The myth of green tea having less caffeine than black tea is rampant in our culture. This is even more surprising when contrasted with the Eastern attitude that drinking a fresh green tea is much more likely to raise your energy level than a delicately roasted oolong.
There is a very complex series of factors that go into the amount of caffeine in a cup. Soil, Terroir, sunlight, leaf size, tippiness of a tea, age, roast, and infusion temperature all come in to play. The only part which can be easily controlled by the consumer, however, is steep time. A longer infusion means a stronger tea. Quite clear, however, is that oxidation does not affect caffeine. This means that all types of tea (green, white, yellow, oolong, black, and puer) have roughly the same amount of caffeine by weight.
While infusing tea for a shorter time will decrease its caffeine levels, the quality of the leaf also matters greatly. A full-leaf, unbroken green tea is going to release its alkoloids much more slowly than a roughly-treated broken tea (such as you might find in a tea bag). Broken leaves or even lower-quality “dust and fannings” will usually make a cup of tea that is blunt and bitter as well as much more caffeinated than its full-leaf brothers.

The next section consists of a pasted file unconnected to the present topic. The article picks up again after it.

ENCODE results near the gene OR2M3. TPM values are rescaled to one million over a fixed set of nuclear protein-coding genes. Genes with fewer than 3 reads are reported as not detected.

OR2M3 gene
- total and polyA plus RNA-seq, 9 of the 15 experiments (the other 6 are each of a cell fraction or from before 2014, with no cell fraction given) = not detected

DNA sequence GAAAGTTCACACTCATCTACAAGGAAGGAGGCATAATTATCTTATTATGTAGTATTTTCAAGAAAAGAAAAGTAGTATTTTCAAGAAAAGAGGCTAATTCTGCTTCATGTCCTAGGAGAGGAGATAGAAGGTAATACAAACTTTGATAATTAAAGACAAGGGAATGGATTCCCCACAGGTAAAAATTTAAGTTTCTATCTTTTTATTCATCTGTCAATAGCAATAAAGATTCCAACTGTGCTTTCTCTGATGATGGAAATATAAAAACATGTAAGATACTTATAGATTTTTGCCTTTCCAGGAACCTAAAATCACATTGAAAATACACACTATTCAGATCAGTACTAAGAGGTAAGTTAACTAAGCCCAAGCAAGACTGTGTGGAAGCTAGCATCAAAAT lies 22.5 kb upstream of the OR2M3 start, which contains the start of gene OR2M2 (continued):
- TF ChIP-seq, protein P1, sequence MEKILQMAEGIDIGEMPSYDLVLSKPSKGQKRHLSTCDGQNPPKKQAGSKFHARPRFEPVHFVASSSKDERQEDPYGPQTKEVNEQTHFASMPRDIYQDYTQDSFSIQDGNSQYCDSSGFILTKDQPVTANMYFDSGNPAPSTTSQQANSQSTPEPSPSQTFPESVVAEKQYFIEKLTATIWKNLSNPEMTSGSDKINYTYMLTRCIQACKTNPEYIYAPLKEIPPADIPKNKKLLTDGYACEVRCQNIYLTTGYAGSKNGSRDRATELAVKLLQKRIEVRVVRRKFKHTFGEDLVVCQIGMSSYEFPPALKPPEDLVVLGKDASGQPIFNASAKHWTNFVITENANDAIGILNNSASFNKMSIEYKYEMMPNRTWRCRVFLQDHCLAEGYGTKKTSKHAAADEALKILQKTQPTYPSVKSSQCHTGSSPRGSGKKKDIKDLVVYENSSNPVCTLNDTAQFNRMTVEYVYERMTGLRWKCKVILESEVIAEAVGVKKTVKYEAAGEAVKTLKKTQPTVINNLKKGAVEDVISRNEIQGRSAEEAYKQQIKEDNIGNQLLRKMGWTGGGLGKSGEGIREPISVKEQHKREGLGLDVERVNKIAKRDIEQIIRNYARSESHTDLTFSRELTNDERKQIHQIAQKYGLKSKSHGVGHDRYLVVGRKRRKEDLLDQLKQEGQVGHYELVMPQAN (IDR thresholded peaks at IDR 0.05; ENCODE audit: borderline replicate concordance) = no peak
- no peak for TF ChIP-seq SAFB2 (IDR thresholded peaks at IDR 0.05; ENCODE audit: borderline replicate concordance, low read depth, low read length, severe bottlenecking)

Finally (and this article barely scratches the surface), there are many other compounds within the tea leaf that contribute to how it affects the body. Tea leaves are one of the only sources of the amino acid Theanine which reduces stress on the body, making even many average 30mg-of-Caffeine cups of tea quite a different physical experience than the average 150mg-of-Caffeine cup of coffee. Looking at Caffeine content alone is not sufficient to determine the physical effects of any beverage.
So the next time you’d like to decrease your caffeine intake, try a roasted oolong, an aged puer, or a tea with very few tips. Try to steep your favorite tea for much less time. Even better, as your body is unique, research and experiment with different teas and find what is true for you.